More educated people think more like economists. It’s one of the big findings in my piece in the 2001 Journal of Law and Economics. And that’s controlling for income, income growth, job security, gender, ideology, and party. It’s a big effect, too: Every step up a 7-point educational scale matters about 9.3% as much as an economics Ph.D.

Those of us who hang around universities (well, other than GMU) find this hard to believe. “All the Ph.D.s I know are socialists!” This is a classic case of selection bias. Left-wingers with lots of education hang around universities; the rest get out while the getting is good.

I recently came across yet another study confirming that the well-educated think more like economists than their fellow citizens. It’s a Hearst Report on “The American Public’s Knowledge of Business and the Economy,” dating from around 1984. Table 48 caught my eye.

The question: “Which of the following statements do you agree with in regard to the minimum wage?”

The responses:

              8th grade/less  Some High School  H.S. Grad  Some College  College Grad
No one should 76              66                69         59            41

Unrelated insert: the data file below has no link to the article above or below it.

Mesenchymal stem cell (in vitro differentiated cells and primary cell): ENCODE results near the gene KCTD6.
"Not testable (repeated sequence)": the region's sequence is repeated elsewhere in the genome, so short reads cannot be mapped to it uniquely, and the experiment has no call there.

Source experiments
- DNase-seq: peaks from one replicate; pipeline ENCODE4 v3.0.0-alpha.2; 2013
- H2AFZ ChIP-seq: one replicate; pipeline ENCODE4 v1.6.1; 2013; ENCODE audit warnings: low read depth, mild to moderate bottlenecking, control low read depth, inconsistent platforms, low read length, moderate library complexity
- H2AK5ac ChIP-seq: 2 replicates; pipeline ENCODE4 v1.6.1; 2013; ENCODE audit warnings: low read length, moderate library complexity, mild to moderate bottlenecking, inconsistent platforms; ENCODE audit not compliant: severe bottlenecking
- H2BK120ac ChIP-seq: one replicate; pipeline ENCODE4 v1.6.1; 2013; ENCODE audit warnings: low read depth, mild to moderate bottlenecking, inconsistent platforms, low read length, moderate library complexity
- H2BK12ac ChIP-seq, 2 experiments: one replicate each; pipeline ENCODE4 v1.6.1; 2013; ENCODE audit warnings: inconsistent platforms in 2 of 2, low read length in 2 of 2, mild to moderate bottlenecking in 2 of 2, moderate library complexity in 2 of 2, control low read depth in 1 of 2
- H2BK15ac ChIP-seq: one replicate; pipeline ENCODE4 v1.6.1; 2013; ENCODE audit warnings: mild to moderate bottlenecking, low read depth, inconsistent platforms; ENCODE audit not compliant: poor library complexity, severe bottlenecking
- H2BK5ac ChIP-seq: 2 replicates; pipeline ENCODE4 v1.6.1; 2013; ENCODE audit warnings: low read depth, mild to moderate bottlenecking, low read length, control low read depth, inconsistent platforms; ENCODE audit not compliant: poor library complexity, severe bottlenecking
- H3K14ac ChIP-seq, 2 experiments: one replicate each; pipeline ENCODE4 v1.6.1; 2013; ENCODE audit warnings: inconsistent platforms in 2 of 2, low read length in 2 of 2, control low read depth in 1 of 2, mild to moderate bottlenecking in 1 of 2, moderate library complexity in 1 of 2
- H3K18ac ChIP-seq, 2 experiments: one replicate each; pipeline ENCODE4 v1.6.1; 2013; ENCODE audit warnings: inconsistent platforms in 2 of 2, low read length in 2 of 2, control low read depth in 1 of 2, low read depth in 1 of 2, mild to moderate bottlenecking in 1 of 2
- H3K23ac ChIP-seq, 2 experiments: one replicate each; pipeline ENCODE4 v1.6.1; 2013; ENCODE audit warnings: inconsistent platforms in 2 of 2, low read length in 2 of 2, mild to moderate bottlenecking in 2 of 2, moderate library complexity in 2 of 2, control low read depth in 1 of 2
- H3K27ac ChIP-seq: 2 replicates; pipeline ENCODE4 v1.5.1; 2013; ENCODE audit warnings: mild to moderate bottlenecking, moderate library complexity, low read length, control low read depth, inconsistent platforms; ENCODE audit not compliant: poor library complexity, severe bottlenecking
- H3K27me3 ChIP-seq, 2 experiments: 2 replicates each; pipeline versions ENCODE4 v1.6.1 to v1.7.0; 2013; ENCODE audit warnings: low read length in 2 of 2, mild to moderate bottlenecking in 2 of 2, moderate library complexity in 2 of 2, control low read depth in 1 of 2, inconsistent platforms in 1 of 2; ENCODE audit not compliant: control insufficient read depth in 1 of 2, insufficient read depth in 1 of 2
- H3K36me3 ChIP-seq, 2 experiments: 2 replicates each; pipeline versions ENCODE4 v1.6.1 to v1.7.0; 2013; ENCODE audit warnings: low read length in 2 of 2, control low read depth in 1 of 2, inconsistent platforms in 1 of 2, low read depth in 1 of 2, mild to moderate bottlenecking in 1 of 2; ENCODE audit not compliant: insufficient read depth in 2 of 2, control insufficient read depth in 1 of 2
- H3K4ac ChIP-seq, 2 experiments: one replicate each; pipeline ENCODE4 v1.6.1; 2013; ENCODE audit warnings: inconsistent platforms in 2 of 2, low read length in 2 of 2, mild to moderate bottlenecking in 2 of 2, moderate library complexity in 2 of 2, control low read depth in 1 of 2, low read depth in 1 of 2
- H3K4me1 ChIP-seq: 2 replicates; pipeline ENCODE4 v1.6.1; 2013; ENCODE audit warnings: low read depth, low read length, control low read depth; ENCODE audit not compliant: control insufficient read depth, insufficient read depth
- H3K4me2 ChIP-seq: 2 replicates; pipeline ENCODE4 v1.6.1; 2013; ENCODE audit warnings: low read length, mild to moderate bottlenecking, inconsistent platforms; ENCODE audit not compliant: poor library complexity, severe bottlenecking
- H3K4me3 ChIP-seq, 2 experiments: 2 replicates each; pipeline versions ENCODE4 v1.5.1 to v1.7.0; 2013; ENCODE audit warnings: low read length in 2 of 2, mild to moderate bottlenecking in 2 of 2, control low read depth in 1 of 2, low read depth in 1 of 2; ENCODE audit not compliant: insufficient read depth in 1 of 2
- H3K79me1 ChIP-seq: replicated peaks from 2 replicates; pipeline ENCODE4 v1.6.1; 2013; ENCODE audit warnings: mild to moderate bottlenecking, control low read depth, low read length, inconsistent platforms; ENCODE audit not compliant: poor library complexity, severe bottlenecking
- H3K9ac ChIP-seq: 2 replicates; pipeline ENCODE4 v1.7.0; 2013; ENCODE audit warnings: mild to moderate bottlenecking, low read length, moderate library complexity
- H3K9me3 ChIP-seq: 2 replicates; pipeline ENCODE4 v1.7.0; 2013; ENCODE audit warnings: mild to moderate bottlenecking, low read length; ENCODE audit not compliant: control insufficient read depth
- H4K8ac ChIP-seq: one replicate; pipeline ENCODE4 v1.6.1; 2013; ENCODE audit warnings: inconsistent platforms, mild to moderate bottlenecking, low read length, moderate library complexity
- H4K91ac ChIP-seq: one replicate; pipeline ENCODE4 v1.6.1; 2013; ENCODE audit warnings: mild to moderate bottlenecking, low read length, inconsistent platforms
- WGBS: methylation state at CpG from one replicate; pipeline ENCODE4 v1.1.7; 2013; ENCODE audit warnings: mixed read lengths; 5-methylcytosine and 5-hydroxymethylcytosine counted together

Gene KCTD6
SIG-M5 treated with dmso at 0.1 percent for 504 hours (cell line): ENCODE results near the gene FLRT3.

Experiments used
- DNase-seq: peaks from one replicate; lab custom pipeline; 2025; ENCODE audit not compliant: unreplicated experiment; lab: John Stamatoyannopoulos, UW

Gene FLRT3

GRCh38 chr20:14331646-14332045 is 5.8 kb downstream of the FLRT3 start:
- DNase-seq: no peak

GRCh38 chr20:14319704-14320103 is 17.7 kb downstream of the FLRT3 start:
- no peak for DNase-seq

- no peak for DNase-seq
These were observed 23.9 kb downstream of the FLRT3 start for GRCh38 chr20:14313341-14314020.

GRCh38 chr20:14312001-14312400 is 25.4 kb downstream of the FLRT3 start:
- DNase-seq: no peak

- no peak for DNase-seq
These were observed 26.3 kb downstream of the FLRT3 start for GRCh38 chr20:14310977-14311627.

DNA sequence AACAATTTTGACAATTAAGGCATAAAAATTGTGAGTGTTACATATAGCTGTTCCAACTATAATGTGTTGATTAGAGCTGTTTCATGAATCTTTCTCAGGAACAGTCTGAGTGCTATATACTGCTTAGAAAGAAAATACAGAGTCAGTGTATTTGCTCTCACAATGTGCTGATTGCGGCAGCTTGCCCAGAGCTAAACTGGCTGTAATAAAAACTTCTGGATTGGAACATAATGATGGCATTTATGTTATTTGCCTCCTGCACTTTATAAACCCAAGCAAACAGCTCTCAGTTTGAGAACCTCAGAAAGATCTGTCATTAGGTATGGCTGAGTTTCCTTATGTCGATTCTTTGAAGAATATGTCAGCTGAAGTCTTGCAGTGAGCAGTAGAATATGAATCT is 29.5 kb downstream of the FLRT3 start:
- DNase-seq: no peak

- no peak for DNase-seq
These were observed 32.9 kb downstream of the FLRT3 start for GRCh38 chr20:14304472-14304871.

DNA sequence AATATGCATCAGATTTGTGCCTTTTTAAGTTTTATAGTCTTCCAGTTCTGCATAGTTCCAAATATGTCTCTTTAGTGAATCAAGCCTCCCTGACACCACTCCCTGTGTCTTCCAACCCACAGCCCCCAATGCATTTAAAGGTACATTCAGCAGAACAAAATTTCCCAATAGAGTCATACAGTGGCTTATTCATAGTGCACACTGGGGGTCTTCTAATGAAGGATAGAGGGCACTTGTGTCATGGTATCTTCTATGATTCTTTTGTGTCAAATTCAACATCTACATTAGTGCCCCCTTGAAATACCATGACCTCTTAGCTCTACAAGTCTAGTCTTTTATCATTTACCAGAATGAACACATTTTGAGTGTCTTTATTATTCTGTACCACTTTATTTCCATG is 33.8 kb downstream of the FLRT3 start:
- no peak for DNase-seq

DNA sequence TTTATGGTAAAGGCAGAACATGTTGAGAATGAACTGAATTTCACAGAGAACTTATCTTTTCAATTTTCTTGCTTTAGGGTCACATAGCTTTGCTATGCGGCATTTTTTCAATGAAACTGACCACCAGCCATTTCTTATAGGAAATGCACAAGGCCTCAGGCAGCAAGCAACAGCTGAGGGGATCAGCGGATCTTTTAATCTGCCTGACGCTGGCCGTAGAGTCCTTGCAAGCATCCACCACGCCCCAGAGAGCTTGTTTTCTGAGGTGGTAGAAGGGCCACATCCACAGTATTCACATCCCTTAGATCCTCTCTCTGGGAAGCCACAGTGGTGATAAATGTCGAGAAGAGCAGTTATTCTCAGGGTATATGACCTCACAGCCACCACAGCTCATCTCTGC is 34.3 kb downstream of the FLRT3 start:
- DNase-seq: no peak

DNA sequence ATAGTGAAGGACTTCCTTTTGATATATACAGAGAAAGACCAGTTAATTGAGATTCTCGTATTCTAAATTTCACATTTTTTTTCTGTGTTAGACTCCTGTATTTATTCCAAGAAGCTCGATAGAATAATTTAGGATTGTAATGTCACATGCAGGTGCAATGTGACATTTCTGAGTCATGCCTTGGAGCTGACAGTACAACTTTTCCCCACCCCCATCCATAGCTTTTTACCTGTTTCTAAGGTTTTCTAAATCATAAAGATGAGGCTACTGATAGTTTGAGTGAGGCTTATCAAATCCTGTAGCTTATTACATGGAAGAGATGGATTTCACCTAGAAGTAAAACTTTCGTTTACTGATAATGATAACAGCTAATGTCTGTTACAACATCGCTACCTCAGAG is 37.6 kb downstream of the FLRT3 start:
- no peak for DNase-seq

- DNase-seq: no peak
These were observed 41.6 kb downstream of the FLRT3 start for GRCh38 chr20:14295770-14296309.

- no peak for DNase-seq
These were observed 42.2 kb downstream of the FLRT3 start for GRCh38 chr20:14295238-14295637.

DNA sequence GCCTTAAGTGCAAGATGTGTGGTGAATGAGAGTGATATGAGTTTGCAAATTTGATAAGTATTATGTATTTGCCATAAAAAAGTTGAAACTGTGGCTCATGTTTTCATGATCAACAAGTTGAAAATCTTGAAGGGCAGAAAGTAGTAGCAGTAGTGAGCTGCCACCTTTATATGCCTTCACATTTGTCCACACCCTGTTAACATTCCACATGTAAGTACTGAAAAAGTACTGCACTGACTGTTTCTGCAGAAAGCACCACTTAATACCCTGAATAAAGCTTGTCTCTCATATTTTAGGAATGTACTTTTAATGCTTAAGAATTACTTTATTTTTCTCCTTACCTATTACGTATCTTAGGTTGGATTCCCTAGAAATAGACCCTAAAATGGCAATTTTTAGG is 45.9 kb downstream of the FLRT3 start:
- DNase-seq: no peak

be paid less
Ought to be   21              27                30         41            57

My interpretation: More educated people are a lot more likely to favor exceptions because they grasp, in a rudimentary way, the fact that pushing up the wages of low-skilled workers causes unemployment. Of course, this insight is so unpalatable that most well-educated people support the existence of the minimum wage anyway. But their support is plainly less dogmatic than that of their fellow citizens.

I suspect that most economists would interpret these results differently. Why not just say that people who earn well above the minimum wage are less supportive of the minimum wage out of self-interest? I only have the summary tables, so I can’t prove this alternative theory wrong. But in every case where I’ve had individual-level data on both income and education, it turns out that education does the work, not income. I don’t see any reason not to interpret the Hearst results in light of all the other data.

Incidentally, one important question I have NOT been able to resolve so far is whether education is simply IQ in disguise. My research assistant Steve Miller is already hard at work on this question. What will he find? Stay tuned.